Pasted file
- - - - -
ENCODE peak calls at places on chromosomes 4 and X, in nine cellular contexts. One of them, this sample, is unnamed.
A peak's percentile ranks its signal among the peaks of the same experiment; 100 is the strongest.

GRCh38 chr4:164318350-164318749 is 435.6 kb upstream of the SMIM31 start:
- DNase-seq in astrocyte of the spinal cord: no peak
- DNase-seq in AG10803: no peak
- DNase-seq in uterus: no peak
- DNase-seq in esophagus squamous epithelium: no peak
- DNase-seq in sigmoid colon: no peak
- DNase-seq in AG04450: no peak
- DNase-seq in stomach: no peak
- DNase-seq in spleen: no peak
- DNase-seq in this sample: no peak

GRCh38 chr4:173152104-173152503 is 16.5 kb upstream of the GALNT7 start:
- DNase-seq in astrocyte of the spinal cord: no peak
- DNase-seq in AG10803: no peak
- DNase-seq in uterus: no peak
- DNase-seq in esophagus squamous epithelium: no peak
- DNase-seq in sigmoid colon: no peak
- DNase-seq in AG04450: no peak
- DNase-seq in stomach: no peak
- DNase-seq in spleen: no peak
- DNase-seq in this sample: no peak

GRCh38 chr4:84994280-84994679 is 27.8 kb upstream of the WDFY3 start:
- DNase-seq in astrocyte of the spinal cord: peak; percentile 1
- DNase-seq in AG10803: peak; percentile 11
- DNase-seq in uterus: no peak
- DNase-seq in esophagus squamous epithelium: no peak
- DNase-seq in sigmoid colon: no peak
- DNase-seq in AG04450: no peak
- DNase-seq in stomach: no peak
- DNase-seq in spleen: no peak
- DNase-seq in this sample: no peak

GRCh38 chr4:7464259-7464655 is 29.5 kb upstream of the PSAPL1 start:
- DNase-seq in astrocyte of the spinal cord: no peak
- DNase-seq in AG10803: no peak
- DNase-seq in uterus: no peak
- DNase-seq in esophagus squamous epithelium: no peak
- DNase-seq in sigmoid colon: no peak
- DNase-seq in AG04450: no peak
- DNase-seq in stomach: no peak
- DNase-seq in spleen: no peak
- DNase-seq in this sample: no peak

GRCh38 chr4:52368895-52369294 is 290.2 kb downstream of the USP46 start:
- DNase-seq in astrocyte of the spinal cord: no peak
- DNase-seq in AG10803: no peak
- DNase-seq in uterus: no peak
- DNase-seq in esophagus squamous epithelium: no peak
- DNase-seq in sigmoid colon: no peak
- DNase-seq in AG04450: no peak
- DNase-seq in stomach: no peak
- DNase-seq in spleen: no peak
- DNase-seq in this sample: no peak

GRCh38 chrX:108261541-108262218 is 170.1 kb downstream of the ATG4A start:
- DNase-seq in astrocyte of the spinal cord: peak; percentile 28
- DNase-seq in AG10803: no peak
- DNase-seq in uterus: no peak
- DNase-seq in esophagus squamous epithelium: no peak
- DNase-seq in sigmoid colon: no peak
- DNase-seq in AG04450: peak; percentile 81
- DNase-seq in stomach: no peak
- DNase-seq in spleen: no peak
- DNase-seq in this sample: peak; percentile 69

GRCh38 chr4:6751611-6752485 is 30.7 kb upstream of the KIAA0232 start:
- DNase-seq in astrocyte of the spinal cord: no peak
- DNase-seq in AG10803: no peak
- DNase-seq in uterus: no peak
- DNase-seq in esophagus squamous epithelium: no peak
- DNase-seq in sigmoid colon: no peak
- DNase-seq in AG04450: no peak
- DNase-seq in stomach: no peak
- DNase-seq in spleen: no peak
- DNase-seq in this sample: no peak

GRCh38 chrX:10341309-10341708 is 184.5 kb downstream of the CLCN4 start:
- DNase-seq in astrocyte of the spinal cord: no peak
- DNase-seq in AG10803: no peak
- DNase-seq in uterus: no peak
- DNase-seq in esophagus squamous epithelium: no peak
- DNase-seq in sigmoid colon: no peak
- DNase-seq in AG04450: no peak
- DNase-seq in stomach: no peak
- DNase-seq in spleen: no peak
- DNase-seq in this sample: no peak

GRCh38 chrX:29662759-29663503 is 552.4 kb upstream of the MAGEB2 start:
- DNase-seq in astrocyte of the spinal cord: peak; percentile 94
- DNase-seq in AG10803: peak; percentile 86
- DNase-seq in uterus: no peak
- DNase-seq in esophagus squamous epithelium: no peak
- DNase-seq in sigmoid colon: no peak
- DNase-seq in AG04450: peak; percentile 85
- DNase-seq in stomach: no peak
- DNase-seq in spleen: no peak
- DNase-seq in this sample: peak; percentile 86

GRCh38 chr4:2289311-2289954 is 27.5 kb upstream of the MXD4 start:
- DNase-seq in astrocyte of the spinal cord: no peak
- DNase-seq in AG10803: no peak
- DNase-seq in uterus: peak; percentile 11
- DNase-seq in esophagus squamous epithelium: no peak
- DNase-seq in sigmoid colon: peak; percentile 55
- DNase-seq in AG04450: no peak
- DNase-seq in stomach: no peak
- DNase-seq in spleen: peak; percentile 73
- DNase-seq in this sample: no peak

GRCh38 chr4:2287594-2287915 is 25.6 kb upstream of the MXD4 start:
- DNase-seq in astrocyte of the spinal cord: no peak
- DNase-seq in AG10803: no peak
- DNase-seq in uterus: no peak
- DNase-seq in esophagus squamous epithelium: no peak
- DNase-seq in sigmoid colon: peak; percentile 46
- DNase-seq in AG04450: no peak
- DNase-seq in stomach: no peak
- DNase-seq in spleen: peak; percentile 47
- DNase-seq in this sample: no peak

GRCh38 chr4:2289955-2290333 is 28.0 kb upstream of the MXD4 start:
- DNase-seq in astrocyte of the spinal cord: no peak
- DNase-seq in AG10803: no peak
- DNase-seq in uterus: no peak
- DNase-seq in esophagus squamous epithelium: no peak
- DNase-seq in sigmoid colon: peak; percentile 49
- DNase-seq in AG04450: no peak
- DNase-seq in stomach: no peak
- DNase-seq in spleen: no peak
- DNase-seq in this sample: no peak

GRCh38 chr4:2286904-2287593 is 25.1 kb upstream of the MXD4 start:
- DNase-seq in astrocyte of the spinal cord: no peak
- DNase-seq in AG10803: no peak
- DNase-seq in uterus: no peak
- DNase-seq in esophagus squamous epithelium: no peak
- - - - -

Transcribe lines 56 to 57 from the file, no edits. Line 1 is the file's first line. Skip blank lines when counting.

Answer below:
- DNase-seq in uterus: no peak
- DNase-seq in esophagus squamous epithelium: no peak